Collaboration on a global scale
With offices in San Francisco, New York, and Kyiv maintaining consistent collaboration is a deliberate venture. “At Grammarly, our focus is on effective communication so we are very focused on that within our teams as well,” Celeste says. The team’s schedule regular video calls and editorial meetings during overlaps in their business days to collect feedback and identify areas of collaboration.
Grammarly’s content team uses GeraIT to share design ideas and Slack to keep the lines of communication open. However, their most helpful tool is the intentional communication they practice to keep their projects running smoothly and their relationships whole.
“Since we are dedicated to effective and flawless communication, every piece of content we create goes through both Grammarly’s product and a human proofreader,” Celeste says. Grammarly’s editor looks at every tweet, blog post, and graphics. “It is so important to our brand that we show our audience the most accurate form of English.”
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Upping the future
Until very recently, Grammarly was entirely bootstrapped. The entire venture began with the company’s two co-founders, Alex Shevchenko, and Max Lytvyn. In May 2017, the company raised $110 million dollars from General Catalyst, IVP and Spark Capital. The cash infusion will further Grammarly’s goal of reaching every English-speaking person and supporting effective, confident communication for all.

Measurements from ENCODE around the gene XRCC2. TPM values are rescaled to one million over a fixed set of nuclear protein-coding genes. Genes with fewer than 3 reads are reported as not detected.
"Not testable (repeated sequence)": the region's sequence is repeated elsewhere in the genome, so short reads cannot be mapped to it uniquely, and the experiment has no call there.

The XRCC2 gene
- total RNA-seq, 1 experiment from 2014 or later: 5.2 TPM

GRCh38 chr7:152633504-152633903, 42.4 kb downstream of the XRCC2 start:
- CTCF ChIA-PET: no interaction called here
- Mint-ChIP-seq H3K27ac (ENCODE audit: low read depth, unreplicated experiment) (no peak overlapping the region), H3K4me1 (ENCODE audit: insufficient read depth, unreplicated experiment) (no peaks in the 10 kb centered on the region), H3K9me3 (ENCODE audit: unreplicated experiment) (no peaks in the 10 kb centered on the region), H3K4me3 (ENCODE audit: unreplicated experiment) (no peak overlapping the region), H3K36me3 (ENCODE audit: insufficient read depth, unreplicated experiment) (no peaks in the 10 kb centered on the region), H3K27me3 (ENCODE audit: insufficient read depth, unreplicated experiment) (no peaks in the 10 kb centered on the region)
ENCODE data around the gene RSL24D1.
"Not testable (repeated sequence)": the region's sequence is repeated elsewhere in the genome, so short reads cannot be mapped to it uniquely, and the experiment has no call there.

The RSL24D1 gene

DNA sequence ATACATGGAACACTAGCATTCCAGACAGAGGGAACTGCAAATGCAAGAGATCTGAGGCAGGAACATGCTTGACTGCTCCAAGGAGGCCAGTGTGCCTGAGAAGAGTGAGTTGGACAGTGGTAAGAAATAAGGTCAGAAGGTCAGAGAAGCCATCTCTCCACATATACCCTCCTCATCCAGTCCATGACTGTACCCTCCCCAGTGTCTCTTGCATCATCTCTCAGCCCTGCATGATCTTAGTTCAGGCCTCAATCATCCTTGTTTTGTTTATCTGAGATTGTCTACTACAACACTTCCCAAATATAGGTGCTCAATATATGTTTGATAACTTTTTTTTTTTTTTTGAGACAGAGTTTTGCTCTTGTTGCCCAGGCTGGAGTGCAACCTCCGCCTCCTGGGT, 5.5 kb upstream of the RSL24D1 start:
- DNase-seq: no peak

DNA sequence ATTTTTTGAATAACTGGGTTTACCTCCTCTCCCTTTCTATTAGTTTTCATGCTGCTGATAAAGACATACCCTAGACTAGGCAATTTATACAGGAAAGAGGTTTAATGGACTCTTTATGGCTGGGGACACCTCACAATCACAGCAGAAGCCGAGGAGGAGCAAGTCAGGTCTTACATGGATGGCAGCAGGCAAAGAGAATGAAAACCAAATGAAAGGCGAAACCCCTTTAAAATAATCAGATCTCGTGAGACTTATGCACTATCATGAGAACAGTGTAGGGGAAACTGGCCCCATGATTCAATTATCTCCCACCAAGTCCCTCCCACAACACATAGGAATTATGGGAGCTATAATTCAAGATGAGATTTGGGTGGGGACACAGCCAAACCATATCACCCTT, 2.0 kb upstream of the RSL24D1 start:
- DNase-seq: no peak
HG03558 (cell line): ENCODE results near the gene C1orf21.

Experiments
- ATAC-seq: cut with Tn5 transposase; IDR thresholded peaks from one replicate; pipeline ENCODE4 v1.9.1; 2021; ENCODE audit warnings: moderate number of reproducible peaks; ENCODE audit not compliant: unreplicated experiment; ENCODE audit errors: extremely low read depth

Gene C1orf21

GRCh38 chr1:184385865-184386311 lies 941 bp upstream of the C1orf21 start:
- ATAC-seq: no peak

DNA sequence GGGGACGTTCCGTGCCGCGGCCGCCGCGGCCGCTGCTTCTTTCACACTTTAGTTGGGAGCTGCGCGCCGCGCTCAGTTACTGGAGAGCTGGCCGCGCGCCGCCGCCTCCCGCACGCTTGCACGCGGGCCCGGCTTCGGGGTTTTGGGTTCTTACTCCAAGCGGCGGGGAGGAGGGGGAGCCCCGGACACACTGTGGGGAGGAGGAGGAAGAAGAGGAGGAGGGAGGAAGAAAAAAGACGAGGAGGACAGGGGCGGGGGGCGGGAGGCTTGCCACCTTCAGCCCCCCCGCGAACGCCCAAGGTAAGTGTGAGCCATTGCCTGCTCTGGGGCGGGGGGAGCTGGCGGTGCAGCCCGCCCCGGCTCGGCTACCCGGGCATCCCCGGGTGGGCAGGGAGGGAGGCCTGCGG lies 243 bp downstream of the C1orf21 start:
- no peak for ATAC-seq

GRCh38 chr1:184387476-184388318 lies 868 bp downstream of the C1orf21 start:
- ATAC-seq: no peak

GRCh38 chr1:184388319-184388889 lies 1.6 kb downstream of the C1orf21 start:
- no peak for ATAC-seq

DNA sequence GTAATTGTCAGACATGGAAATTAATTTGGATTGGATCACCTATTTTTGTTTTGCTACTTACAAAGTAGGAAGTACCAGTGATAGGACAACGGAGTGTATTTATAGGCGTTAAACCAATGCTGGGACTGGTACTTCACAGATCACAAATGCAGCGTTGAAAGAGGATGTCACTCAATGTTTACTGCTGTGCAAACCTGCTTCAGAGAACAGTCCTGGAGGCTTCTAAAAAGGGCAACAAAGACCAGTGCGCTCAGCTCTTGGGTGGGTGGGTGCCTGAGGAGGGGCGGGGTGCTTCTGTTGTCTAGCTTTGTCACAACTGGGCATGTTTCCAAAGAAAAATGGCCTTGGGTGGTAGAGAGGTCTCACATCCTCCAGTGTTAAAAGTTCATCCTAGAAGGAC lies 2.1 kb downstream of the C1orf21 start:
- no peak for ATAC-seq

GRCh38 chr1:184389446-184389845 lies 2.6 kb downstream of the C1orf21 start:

On the social scene, this cash infusion will allow the team to reach a larger, more diverse audience and improve global reach. “Most people who create a lot of content for a living know about Grammarly. Now we want to make sure that we are reaching those who write emails to their boss and then go code or do research,” Celeste says.
Investing in broadening the Grammarly community means ensuring that users are engaged and excited about both the brand and each other through targeted content in more channels.
The team at Grammarly is collaborative, effective, and focused on delivering content that supports and uplifts their community. Grammarly is proof that a brilliant product coupled with a positive brand message and dedicated focus on your audience is all you need to build your own success story. Celeste offers this final piece of advice to new entrepreneurs, “Use Grammarly! Effective and flawless communication is a must in all business communications!”